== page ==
By lap 11 though, Hamilton was back to within 1s as Vettel's pace dropped off a little. Webber, who had survived a brush with the wall in sector three, radioed in that he was losing his rear tyres and the Red Bull pitted. Both RB6s had done multi-lap qualifying runs and so had more heavily used tyres than Ferrari. It was clear, however, that Webber was going to emerge from the pits behind Rosberg and Petrov, who'd made cheap stops and were running 13th and 15th respectively.
It was now that Ferrari made the error that cost Alonso the world championship. Two laps after Webber stopped, perhaps anticipating that everyone's option tyre performance was about to go off, Ferrari stopped Massa but he re-emerged still behind Webber. Two laps beyond that, lap 15, they also called in Alonso. Fernando was fourth at the time, 2s behind Button, but without sufficient margin to pit out ahead of Rosberg and Petrov who, prime-shod, would run to the end. For some reason they had decided to cover Webber when the threat from the Australian had all but gone and Vettel was leading the race!
In that circumstance, if Sebastian won Alonso needed to be fourth and it was now obvious he was going to have a hard time with the lead three cars plus Rosberg and Petrov, not to mention Kubica, who was just 10s behind the Ferrari having started 11th on primes and who would obviously be running very long. You didn't need to have super-computers nor, particularly, hindsight, to appreciate that it was highly dubious.
Ferrari's Stefano Domenicali was commendably honest. "We made the wrong strategy call for three reasons," he said. "We marked a rival with two cars, we were unduly concerned about the wear rate of the soft tyres and we did not take into consideration the difficulty of getting past other cars on the track."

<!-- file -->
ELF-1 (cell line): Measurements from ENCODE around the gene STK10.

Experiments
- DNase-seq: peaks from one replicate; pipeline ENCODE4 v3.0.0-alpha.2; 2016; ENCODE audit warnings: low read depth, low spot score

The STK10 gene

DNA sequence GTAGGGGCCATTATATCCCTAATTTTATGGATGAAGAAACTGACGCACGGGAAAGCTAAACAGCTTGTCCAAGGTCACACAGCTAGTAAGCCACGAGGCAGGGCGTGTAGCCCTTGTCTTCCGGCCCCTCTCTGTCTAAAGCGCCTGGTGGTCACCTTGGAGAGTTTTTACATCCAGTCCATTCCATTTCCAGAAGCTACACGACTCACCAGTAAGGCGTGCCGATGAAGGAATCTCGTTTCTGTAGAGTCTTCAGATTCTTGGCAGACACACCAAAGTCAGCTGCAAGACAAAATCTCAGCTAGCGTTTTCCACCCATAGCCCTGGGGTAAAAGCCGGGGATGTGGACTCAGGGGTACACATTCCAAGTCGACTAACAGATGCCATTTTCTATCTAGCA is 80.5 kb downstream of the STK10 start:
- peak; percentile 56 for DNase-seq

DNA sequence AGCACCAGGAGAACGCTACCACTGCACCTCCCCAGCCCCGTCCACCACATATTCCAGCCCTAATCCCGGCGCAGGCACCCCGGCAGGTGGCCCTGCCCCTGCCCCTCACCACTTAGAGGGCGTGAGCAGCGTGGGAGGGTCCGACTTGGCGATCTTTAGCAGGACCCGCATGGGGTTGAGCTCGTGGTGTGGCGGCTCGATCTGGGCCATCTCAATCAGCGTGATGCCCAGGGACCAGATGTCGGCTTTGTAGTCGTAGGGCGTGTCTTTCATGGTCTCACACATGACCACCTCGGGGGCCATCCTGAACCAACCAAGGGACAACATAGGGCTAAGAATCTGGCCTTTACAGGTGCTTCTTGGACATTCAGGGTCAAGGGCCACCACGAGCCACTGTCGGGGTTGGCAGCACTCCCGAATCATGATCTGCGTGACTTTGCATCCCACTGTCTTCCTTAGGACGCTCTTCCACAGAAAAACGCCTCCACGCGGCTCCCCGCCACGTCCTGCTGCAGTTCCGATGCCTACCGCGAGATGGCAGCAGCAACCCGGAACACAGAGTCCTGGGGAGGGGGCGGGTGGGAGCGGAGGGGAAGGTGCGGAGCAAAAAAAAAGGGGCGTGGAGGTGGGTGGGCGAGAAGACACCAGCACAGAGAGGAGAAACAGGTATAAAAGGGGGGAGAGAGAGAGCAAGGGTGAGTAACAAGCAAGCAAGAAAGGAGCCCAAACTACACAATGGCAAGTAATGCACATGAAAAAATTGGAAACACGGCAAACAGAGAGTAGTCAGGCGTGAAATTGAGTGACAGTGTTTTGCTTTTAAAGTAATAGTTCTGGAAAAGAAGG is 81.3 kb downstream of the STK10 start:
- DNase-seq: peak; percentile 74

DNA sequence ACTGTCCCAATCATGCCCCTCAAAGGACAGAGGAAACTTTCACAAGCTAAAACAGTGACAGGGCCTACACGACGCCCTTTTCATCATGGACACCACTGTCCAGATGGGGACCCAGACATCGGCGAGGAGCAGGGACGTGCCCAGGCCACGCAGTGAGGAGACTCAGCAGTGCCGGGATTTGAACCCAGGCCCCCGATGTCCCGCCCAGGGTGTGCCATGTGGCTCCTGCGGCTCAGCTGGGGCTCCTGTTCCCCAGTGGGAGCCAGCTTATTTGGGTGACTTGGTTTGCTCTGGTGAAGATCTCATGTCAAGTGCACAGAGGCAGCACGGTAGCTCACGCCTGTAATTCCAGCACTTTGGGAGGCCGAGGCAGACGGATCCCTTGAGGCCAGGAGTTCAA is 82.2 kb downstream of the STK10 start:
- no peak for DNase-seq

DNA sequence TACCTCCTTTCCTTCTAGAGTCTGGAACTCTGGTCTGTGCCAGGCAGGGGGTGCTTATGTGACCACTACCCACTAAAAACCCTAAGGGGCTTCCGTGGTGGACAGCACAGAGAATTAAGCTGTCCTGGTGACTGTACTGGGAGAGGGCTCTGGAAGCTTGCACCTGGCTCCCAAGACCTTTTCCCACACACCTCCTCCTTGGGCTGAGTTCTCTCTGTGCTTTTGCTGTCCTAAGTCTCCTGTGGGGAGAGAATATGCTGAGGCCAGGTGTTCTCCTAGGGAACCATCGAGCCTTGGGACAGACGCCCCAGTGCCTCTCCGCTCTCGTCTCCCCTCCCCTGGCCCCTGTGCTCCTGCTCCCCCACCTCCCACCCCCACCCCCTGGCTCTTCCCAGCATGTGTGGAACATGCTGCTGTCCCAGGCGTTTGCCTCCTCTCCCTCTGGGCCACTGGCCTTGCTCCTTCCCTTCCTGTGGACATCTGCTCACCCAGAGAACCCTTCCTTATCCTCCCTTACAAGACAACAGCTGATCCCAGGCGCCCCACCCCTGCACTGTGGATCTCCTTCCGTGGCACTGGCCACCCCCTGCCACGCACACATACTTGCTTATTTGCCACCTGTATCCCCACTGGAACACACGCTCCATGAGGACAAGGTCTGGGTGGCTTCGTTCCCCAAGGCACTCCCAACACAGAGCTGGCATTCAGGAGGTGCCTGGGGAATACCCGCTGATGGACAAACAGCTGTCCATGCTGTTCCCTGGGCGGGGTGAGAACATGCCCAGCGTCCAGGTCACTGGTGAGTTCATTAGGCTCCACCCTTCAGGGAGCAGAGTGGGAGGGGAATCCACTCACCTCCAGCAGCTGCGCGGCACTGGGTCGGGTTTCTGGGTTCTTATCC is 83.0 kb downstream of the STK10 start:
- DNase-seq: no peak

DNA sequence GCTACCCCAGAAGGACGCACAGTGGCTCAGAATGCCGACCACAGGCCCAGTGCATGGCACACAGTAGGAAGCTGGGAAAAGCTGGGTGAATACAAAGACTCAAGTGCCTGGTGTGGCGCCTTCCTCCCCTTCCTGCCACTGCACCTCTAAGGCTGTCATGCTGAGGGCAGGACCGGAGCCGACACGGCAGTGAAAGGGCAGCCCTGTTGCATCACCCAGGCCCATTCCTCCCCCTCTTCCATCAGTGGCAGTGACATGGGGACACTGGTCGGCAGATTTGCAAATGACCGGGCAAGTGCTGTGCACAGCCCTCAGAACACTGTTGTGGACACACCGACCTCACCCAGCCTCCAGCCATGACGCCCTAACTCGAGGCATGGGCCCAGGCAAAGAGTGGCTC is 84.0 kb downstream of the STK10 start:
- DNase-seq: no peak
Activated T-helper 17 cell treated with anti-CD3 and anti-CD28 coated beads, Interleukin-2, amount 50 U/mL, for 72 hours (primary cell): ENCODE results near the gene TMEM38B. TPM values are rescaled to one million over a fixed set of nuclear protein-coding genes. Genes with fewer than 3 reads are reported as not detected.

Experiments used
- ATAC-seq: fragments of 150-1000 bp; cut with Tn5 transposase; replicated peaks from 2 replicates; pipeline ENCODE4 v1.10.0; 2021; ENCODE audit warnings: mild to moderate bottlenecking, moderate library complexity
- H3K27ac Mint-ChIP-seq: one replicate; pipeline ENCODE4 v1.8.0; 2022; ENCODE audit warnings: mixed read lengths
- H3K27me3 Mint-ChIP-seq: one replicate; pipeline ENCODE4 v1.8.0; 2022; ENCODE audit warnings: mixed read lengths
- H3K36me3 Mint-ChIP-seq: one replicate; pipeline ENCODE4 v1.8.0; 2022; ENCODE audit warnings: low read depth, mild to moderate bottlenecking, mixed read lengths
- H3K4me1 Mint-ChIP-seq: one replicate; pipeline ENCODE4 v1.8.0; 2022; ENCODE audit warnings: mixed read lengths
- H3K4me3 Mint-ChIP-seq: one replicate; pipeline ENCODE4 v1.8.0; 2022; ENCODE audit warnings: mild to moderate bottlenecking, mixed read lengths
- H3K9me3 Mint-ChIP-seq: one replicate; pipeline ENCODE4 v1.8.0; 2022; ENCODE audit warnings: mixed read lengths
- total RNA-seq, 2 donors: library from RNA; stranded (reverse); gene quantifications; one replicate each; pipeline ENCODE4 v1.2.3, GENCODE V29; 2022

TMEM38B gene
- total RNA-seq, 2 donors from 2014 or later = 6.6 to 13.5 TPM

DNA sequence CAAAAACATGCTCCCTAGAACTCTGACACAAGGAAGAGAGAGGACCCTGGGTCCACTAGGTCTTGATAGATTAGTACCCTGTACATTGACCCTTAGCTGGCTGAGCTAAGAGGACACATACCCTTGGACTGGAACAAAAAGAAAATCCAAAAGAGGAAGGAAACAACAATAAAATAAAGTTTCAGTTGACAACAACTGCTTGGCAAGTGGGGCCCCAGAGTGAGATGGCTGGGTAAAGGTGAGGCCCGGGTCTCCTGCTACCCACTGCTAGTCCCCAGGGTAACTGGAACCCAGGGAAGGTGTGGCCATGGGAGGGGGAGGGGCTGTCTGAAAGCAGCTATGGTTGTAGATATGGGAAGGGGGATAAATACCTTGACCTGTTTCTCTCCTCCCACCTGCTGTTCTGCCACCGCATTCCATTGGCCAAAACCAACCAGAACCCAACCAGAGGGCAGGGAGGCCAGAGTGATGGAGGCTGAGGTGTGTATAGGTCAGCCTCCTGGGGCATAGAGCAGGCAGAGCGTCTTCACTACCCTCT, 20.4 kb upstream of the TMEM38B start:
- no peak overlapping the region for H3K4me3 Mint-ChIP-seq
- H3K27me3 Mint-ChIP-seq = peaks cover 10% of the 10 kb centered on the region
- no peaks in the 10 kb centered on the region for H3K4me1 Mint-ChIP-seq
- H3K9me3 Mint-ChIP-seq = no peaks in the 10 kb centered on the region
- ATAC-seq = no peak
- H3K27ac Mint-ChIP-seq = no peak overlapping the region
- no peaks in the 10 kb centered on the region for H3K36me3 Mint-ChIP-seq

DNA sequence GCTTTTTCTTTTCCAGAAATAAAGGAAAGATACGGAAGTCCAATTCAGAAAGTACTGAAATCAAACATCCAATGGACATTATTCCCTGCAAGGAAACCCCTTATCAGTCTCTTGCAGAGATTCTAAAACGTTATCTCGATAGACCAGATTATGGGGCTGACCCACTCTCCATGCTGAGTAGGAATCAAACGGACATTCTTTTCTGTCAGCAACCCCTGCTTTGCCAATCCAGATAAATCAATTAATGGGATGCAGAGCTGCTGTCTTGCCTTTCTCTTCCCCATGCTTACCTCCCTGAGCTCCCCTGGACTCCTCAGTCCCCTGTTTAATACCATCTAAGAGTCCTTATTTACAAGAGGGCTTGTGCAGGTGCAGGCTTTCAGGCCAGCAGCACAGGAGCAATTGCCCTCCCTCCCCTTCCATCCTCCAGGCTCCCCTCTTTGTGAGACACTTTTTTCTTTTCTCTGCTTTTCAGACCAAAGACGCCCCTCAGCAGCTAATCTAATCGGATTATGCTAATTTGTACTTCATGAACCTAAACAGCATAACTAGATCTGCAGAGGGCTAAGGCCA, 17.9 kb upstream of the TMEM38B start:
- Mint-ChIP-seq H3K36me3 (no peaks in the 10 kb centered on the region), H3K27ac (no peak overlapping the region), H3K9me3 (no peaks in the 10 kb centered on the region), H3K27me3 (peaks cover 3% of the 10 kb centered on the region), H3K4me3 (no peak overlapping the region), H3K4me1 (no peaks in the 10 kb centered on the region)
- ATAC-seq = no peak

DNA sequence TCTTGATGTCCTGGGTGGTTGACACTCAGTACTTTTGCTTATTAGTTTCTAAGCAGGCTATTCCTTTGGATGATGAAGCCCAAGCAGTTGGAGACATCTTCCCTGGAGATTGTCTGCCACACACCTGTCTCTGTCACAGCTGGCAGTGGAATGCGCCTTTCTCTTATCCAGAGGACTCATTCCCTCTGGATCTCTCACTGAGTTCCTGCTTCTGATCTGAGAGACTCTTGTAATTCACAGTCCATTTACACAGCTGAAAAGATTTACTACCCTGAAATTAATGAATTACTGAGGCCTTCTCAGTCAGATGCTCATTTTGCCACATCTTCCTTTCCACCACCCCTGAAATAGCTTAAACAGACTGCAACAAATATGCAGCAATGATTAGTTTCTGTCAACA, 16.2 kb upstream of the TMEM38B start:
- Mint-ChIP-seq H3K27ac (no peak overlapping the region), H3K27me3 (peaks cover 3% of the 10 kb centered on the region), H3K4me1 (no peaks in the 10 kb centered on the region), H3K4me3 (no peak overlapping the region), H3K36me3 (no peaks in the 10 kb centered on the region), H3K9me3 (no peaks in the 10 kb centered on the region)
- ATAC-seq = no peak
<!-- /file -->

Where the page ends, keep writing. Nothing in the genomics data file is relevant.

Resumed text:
A few laps later McLaren also tried a tactical move which backfired. On lap 22, Vettel and Hamilton both lapped in identical 1:44.99s, with Sebastian 1.8s clear of Lewis. Kamui Kobayashi, who had started 12th on options, was 19.9s behind Vettel, with Robert Kubica right behind him on primes, as he had been from the start. The margin required to pit and clear a car behind, was around 21s.
McLaren pitted Hamilton next time round and it wasn't for tyre reasons. The options appeared to have stabilised and Vettel, Hamilton and Button, 5s down, were all lapping quicker than Kubica on his primes, having dropped him by 2s over the previous five laps. Another five laps and Lewis would have cleared the Renault after his pit stop.
Presumably, therefore, McLaren realised they weren't going to clear Kubica, who they knew would have to stop for options later on (he finally pitted on lap 46) and that with a bit of luck Vettel would respond, immediately cover Hamilton and also get trapped behind the Renault. If they had done it a couple of laps earlier, the tactic might have worked.